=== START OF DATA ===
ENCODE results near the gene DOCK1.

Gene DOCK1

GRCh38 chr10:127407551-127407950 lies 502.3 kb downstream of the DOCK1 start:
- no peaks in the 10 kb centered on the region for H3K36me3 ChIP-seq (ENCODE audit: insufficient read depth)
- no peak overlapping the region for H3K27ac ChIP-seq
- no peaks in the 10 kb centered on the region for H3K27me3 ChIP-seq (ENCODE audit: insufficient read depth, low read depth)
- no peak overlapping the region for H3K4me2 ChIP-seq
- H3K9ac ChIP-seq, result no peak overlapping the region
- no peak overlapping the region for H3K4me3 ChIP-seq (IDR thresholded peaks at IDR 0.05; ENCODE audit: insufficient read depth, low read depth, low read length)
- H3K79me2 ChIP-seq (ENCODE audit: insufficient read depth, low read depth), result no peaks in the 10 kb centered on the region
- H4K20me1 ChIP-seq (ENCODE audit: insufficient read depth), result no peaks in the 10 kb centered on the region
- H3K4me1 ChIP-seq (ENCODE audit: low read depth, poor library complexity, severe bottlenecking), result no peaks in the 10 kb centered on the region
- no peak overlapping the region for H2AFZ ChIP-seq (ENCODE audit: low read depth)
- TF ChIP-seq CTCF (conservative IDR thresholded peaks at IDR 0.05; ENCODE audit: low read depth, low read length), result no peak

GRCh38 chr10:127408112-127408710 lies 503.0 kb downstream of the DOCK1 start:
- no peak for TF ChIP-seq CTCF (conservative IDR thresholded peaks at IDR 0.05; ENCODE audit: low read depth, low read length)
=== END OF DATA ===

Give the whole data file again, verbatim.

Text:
ENCODE results near the gene DOCK1.

Gene DOCK1

GRCh38 chr10:127407551-127407950 lies 502.3 kb downstream of the DOCK1 start:
- no peaks in the 10 kb centered on the region for H3K36me3 ChIP-seq (ENCODE audit: insufficient read depth)
- no peak overlapping the region for H3K27ac ChIP-seq
- no peaks in the 10 kb centered on the region for H3K27me3 ChIP-seq (ENCODE audit: insufficient read depth, low read depth)
- no peak overlapping the region for H3K4me2 ChIP-seq
- H3K9ac ChIP-seq, result no peak overlapping the region
- no peak overlapping the region for H3K4me3 ChIP-seq (IDR thresholded peaks at IDR 0.05; ENCODE audit: insufficient read depth, low read depth, low read length)
- H3K79me2 ChIP-seq (ENCODE audit: insufficient read depth, low read depth), result no peaks in the 10 kb centered on the region
- H4K20me1 ChIP-seq (ENCODE audit: insufficient read depth), result no peaks in the 10 kb centered on the region
- H3K4me1 ChIP-seq (ENCODE audit: low read depth, poor library complexity, severe bottlenecking), result no peaks in the 10 kb centered on the region
- no peak overlapping the region for H2AFZ ChIP-seq (ENCODE audit: low read depth)
- TF ChIP-seq CTCF (conservative IDR thresholded peaks at IDR 0.05; ENCODE audit: low read depth, low read length), result no peak

GRCh38 chr10:127408112-127408710 lies 503.0 kb downstream of the DOCK1 start:
- no peak for TF ChIP-seq CTCF (conservative IDR thresholded peaks at IDR 0.05; ENCODE audit: low read depth, low read length)